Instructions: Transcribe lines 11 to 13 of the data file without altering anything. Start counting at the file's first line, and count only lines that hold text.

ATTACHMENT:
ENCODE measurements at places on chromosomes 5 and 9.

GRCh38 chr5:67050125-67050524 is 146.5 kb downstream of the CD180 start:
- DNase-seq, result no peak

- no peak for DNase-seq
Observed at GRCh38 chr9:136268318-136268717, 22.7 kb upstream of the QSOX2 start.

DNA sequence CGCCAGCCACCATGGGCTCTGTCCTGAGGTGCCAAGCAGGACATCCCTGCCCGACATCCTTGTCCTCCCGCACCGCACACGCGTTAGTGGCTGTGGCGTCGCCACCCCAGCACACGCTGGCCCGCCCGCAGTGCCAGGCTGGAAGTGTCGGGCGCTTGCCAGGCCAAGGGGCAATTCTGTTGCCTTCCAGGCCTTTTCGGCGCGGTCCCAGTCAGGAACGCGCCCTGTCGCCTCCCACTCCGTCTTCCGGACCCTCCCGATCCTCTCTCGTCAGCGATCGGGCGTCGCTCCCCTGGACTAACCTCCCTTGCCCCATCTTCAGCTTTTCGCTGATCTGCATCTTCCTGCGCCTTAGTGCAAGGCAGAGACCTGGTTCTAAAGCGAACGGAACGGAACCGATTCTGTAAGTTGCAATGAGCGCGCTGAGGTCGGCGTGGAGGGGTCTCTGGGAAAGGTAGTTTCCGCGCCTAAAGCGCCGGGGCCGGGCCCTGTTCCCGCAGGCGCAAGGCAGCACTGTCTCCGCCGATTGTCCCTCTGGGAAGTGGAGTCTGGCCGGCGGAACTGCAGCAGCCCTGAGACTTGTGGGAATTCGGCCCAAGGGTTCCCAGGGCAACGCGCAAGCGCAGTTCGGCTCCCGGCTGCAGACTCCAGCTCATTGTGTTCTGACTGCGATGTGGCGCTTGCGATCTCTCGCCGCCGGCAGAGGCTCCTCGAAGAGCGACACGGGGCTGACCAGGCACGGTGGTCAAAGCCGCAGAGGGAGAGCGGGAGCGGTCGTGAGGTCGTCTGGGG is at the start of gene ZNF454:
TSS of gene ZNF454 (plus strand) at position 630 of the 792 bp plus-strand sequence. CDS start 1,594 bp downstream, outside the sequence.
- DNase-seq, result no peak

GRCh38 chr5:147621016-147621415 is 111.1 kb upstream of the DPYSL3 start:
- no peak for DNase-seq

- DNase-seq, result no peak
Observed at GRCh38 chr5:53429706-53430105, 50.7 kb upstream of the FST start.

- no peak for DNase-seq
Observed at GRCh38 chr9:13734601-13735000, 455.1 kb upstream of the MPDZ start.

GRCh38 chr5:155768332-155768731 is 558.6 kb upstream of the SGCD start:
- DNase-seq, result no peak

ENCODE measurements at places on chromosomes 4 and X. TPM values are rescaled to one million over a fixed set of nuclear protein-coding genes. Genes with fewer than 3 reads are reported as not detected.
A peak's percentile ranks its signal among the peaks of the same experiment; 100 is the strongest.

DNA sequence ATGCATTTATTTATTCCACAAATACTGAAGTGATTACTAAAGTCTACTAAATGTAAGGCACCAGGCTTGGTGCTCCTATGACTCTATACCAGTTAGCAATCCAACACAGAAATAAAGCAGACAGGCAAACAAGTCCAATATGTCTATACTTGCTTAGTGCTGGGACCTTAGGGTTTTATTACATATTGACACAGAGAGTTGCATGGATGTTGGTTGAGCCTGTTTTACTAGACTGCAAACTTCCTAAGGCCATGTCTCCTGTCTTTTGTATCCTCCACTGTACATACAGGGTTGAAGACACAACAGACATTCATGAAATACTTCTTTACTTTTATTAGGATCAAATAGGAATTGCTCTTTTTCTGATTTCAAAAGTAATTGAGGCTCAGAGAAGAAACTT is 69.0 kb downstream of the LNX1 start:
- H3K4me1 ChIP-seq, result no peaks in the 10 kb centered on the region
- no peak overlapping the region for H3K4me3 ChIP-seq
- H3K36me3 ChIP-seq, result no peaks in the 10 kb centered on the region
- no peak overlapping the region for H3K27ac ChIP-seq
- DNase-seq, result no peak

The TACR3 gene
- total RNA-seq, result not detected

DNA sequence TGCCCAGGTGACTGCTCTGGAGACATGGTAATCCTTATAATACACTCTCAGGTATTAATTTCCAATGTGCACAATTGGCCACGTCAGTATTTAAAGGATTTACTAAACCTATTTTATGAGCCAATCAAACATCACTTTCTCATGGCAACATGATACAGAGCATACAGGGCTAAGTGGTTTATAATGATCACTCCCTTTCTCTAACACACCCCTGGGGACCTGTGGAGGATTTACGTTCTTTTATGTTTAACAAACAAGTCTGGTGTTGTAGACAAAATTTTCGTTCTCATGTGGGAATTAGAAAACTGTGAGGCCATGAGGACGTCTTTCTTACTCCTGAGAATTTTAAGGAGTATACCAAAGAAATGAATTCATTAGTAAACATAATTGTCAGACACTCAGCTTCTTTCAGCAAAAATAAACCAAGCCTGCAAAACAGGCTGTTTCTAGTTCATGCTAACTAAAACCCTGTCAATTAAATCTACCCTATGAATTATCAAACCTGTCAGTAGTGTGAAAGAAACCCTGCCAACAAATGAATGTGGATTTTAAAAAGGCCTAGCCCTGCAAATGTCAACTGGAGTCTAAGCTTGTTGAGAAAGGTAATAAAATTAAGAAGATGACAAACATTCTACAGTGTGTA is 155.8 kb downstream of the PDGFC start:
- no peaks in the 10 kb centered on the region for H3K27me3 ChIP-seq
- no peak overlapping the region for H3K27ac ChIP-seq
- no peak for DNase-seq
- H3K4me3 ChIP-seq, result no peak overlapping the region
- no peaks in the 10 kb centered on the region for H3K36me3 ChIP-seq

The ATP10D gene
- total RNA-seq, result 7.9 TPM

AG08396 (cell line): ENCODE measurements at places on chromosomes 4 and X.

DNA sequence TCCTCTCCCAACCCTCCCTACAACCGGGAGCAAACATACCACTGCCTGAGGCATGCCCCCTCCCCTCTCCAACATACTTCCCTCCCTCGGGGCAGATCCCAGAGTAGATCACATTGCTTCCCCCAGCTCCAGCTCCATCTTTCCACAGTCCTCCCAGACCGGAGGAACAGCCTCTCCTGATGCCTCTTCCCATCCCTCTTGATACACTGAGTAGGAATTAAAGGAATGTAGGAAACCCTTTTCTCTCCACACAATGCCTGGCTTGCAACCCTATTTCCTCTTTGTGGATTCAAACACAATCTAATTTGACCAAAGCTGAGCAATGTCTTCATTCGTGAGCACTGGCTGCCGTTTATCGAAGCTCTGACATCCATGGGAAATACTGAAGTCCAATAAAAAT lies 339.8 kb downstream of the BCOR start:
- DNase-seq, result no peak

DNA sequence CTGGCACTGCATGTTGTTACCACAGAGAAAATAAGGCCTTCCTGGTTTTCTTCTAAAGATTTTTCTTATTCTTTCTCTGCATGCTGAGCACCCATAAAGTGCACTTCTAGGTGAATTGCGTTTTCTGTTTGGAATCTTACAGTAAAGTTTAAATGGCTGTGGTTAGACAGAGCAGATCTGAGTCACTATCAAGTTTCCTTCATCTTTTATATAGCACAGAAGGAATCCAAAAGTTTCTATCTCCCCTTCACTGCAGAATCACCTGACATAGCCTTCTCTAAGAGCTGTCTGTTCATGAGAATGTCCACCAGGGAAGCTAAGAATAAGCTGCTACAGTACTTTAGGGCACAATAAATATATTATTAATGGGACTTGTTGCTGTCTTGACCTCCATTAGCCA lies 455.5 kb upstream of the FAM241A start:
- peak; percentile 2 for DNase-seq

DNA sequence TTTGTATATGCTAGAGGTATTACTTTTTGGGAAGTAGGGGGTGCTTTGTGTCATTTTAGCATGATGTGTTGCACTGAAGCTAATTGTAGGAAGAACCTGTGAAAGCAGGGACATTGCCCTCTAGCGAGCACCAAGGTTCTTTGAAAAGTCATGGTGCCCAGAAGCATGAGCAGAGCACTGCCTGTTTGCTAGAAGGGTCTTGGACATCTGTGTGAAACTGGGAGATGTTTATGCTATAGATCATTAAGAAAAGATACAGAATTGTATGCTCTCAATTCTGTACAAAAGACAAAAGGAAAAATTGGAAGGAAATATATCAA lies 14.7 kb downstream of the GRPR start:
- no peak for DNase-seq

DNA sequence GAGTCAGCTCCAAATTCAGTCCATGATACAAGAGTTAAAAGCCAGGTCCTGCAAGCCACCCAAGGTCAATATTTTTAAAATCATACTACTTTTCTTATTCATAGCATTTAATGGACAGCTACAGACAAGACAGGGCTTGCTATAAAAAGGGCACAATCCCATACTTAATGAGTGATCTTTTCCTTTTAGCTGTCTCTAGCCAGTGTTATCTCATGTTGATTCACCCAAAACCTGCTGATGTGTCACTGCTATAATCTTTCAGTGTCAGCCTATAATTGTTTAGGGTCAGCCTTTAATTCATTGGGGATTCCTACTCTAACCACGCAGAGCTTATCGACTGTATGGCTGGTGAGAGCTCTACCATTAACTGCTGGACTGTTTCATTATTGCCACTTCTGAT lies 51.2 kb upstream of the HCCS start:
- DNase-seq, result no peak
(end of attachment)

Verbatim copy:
- DNase-seq, result no peak
Observed at GRCh38 chr5:53429706-53430105, 50.7 kb upstream of the FST start.

- no peak for DNase-seq